Chem 221 Notes 
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1 Gases
2 Microscopic    Energies
3 First Law
4 2nd & 3rd    Law
5 Phase    transitions
6 Mixtures
7 Phase    Diagrams
8 Equilibrium
9 Molecular    Interactions

Internal Energy | Enthalpy | Thermochemistry | Change Functions


If we are not restricting ourselves to constant volume conditions, we need to include the pV work term in the energy equation.  So, if we restrict ourselves to systems where only expansion work is done, we get

Energy in as heat but lost as work
Fig. 2.12  (from Atkins) When a system is subjected to constant pressure and is free to change its volume, some of the energy supplied as heat may escape back into the surroundings as work. In such a case, the change in internal energy is smaller than the energy supplied as heat.
dU = dq + dwexp


clearly, we see that if the system can expand, then the amount of heat gained or lost by the system is no longer equal to the change in internal energy.

We define this new heat as enthalpy.  The defining equation is

H = U + pV


This defining equation is not useful since we do not know the absolute value of internal energy but, as long as enthalpy is a state function, we can always determine changes in enthalpy dH by measuring changes in our other system measurables

H + dH = (U+dU) + (p+dp)(V+dV)


H + dH = U+dU + pV+ dpV+ pdV + dpdV H = U + pV so we can rewrite this as:
       dH = dU + dpV+ pdV + dpdV dpdV is infinitesimally small so drop it from the sum.
       dH = dU + dpV+ pdV


add in equation 3.19, where we recognize

dwexp = –pdV
pressure is constant

       dH = dq + dpV but we've already said pressure is constant so dp=0
       dH = dq


at constant pressure
with no additional we can finally write.
       ΔH = qp


So the heat exchanged between the system and the surroundings at constant pressure is the enthalpy change of the system.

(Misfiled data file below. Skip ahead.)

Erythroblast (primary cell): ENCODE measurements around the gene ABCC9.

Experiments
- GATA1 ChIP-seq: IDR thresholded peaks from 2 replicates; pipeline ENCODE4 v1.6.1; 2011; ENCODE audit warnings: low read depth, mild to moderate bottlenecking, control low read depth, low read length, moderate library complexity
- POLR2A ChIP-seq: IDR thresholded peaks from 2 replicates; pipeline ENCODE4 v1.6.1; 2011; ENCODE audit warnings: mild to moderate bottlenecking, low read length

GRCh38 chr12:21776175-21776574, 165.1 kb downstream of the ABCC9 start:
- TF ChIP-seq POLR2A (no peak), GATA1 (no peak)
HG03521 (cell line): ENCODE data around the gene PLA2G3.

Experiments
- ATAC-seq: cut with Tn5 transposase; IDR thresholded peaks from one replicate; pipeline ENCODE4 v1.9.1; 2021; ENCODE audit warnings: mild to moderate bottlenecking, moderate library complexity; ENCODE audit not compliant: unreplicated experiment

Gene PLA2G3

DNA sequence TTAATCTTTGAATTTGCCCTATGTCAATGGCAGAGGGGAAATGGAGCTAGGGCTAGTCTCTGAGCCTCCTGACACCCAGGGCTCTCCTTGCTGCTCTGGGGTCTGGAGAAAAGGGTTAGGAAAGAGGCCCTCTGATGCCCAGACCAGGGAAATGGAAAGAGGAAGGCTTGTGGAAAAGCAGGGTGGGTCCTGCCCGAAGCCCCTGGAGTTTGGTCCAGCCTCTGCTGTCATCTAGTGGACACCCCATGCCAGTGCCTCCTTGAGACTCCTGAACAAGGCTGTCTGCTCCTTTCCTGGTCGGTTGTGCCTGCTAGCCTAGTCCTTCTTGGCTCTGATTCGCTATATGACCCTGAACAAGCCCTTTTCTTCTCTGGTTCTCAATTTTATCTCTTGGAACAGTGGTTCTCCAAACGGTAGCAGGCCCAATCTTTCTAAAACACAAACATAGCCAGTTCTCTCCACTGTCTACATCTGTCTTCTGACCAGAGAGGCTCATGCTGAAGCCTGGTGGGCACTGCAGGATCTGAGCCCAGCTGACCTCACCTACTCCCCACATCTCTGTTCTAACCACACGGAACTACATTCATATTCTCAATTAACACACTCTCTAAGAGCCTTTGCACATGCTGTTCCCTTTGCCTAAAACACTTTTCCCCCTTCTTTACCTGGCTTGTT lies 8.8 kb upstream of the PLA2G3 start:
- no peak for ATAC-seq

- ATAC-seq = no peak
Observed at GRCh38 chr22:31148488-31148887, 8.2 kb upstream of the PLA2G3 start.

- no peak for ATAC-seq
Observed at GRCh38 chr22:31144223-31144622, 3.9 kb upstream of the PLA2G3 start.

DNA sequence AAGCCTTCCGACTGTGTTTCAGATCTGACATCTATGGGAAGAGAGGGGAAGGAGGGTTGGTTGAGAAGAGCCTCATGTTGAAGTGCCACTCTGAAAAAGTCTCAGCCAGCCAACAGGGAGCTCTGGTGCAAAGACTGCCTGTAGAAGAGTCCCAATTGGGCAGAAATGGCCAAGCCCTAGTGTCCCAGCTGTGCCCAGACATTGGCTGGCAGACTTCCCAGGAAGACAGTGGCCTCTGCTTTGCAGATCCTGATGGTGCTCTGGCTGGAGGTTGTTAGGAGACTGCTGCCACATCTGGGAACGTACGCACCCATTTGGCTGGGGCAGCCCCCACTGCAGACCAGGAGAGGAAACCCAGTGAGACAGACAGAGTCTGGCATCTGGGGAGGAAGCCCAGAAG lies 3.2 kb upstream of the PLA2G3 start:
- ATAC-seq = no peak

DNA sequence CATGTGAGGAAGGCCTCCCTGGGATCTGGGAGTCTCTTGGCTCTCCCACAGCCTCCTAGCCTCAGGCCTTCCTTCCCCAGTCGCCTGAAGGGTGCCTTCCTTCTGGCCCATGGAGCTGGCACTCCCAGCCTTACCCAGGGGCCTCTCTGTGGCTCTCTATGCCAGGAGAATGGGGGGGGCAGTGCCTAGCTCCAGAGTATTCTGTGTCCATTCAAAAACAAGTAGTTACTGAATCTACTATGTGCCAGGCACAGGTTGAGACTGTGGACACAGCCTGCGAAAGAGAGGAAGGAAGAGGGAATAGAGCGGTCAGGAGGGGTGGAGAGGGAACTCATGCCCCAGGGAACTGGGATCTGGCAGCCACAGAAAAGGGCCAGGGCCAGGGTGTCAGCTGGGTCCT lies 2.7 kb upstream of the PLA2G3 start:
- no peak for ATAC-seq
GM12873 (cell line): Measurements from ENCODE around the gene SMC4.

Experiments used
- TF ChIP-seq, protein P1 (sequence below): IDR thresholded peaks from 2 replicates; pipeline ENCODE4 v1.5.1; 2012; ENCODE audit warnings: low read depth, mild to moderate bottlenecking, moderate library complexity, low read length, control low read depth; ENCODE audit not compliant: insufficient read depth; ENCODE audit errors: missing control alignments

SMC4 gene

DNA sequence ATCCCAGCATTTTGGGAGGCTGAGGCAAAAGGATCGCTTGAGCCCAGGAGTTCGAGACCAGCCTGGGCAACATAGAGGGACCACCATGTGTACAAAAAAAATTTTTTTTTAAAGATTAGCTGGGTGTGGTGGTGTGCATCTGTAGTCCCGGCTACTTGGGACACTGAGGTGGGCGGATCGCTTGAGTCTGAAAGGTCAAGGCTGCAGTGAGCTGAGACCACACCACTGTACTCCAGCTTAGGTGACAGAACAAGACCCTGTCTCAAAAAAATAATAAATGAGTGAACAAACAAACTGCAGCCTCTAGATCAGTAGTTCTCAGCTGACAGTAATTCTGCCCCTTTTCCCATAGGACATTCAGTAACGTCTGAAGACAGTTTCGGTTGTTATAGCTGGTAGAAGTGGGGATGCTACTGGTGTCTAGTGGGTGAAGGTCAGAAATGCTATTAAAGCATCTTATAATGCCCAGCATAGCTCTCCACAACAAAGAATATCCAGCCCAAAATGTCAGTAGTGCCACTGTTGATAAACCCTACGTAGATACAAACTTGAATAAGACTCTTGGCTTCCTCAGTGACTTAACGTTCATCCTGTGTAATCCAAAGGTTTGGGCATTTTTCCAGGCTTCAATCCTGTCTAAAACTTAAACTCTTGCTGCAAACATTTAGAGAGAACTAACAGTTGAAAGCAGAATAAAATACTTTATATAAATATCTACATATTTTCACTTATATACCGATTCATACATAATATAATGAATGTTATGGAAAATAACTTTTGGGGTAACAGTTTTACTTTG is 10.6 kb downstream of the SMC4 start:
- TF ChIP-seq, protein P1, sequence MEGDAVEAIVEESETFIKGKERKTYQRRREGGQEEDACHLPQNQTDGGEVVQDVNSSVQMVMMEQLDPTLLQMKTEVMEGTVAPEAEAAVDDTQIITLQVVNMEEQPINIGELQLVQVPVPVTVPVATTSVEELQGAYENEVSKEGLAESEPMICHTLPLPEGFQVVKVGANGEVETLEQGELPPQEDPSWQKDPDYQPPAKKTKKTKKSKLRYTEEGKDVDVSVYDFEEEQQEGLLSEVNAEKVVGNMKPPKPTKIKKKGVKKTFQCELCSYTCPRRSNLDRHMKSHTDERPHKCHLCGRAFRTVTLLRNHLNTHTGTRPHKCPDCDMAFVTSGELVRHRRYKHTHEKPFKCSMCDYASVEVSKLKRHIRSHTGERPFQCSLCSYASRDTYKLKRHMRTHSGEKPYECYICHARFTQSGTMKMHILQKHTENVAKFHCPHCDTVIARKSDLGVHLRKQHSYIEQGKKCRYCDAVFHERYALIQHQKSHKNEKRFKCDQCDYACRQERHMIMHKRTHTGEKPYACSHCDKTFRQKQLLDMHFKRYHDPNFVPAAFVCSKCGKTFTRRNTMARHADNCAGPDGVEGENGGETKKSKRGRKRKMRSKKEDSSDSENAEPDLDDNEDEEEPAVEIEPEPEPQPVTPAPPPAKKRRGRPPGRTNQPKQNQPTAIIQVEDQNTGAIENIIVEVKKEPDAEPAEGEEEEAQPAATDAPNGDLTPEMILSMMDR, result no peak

There are several ways we can measure and/or calculate enthalpy changes. 

  • We could use a bomb calorimeter (isochoric) to measure a temperature change and thus calculate heat, qv, which gives us internal energy change. Then we can calculate the enthalpy change by figuring out volume/pressure changes.  [Assumed Cv is constant].

  • We could use a constant pressure calorimeter (isobaric) to measure a temperature change and hence calculate the heat, qp, which gives us enthalpy change.  [Assumed Cp is constant].

  • More sophisticated methods can also be used that don't assume constant heat capacity and even some that don't require calorimetric measurements.

No matter which method we calculate, at all but very high pressure changes, we generally can assume that the difference between the enthalpy change and internal energy change for condensed phases (solid, liquids) are negligibly small.

 CaCO3 exists in several different polymorphs: aragonite, vaterite and calcite.  At p = 1.0 bar, the density of calcite is 2.71 g cm-3 and the density of aragonite is 2.93 g cm-3.   What is the difference between enthalpy change and internal energy change for the process whereby 1.0 mol of CaCO3 is converted from calcite to aragonite.  Given that the change in internal energy for this process has been measured as ΔU = 0.21 kJ, what is the value of ΔH?

  ΔH = H(aragonite) – H(calcite)

        = {U(a) + pV(a)} – {U(b) + pV(b)}



  ΔH = ΔU + pΔV